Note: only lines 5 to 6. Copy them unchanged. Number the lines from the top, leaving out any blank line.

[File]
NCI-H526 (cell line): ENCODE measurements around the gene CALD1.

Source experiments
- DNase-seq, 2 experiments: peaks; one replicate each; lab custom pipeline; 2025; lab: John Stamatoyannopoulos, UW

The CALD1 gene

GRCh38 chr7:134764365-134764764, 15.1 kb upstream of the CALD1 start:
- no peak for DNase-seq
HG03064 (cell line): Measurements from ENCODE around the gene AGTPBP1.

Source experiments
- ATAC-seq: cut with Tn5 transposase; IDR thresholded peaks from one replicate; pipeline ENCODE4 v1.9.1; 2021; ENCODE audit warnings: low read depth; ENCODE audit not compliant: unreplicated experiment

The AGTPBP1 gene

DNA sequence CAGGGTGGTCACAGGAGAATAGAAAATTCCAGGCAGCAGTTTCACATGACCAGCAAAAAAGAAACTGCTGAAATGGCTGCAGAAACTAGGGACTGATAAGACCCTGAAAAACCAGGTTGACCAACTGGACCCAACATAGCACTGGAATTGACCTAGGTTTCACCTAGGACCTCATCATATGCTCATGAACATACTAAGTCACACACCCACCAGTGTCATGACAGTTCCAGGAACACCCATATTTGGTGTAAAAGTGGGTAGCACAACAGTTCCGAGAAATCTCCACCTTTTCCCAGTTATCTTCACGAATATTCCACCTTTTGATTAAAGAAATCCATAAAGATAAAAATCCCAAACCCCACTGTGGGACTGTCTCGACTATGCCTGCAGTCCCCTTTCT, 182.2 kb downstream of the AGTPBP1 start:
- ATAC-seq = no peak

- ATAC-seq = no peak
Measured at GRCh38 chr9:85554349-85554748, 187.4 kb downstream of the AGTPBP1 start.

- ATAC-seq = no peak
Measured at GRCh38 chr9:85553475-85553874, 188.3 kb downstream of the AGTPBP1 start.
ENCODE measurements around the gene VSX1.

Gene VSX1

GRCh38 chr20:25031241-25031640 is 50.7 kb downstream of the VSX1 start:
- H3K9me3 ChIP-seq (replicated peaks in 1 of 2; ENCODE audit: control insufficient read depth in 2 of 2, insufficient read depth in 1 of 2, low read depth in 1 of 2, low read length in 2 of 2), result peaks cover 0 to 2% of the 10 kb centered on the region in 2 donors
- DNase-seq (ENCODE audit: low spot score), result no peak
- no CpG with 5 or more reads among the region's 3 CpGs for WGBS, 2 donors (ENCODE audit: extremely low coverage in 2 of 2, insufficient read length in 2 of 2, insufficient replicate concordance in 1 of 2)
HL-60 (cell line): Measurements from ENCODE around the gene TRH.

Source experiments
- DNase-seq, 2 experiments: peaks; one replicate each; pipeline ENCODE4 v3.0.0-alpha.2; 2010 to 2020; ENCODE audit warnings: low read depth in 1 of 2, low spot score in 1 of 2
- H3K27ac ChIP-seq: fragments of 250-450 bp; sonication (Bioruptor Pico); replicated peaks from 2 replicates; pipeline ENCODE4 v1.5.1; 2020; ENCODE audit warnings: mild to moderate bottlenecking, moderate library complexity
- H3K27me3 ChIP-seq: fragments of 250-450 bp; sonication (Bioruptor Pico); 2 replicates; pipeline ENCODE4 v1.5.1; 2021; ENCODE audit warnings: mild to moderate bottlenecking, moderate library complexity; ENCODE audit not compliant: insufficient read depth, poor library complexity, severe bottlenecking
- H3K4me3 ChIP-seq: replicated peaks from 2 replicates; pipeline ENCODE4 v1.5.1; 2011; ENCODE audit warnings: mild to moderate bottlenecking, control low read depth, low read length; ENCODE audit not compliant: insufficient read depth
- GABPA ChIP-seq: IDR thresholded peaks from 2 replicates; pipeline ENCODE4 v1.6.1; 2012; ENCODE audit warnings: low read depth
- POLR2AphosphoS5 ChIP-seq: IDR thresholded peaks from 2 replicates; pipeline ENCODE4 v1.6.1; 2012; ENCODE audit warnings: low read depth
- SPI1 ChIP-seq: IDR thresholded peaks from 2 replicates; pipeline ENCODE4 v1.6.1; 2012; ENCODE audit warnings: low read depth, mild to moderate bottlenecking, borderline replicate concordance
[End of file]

GRCh38 chr7:134764365-134764764, 15.1 kb upstream of the CALD1 start:
- no peak for DNase-seq